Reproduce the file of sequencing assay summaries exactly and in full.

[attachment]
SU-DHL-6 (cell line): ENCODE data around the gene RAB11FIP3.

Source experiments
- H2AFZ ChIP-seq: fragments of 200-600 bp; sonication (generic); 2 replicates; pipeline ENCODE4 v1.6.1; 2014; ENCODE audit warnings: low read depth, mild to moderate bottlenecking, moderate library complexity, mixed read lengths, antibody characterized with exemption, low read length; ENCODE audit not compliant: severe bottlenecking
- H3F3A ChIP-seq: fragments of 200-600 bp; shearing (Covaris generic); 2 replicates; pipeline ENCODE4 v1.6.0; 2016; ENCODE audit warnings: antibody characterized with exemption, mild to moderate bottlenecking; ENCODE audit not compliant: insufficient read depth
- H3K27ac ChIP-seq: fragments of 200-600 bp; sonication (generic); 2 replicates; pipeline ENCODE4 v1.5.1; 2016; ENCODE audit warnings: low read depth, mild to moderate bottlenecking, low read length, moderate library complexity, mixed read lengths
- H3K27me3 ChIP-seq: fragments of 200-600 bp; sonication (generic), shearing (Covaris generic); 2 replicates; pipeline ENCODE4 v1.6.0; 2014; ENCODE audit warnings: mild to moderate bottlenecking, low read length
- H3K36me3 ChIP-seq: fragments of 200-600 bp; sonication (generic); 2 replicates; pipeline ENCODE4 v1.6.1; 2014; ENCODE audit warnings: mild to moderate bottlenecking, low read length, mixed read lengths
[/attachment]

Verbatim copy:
SU-DHL-6 (cell line): ENCODE data around the gene RAB11FIP3.

Source experiments
- H2AFZ ChIP-seq: fragments of 200-600 bp; sonication (generic); 2 replicates; pipeline ENCODE4 v1.6.1; 2014; ENCODE audit warnings: low read depth, mild to moderate bottlenecking, moderate library complexity, mixed read lengths, antibody characterized with exemption, low read length; ENCODE audit not compliant: severe bottlenecking
- H3F3A ChIP-seq: fragments of 200-600 bp; shearing (Covaris generic); 2 replicates; pipeline ENCODE4 v1.6.0; 2016; ENCODE audit warnings: antibody characterized with exemption, mild to moderate bottlenecking; ENCODE audit not compliant: insufficient read depth
- H3K27ac ChIP-seq: fragments of 200-600 bp; sonication (generic); 2 replicates; pipeline ENCODE4 v1.5.1; 2016; ENCODE audit warnings: low read depth, mild to moderate bottlenecking, low read length, moderate library complexity, mixed read lengths
- H3K27me3 ChIP-seq: fragments of 200-600 bp; sonication (generic), shearing (Covaris generic); 2 replicates; pipeline ENCODE4 v1.6.0; 2014; ENCODE audit warnings: mild to moderate bottlenecking, low read length
- H3K36me3 ChIP-seq: fragments of 200-600 bp; sonication (generic); 2 replicates; pipeline ENCODE4 v1.6.1; 2014; ENCODE audit warnings: mild to moderate bottlenecking, low read length, mixed read lengths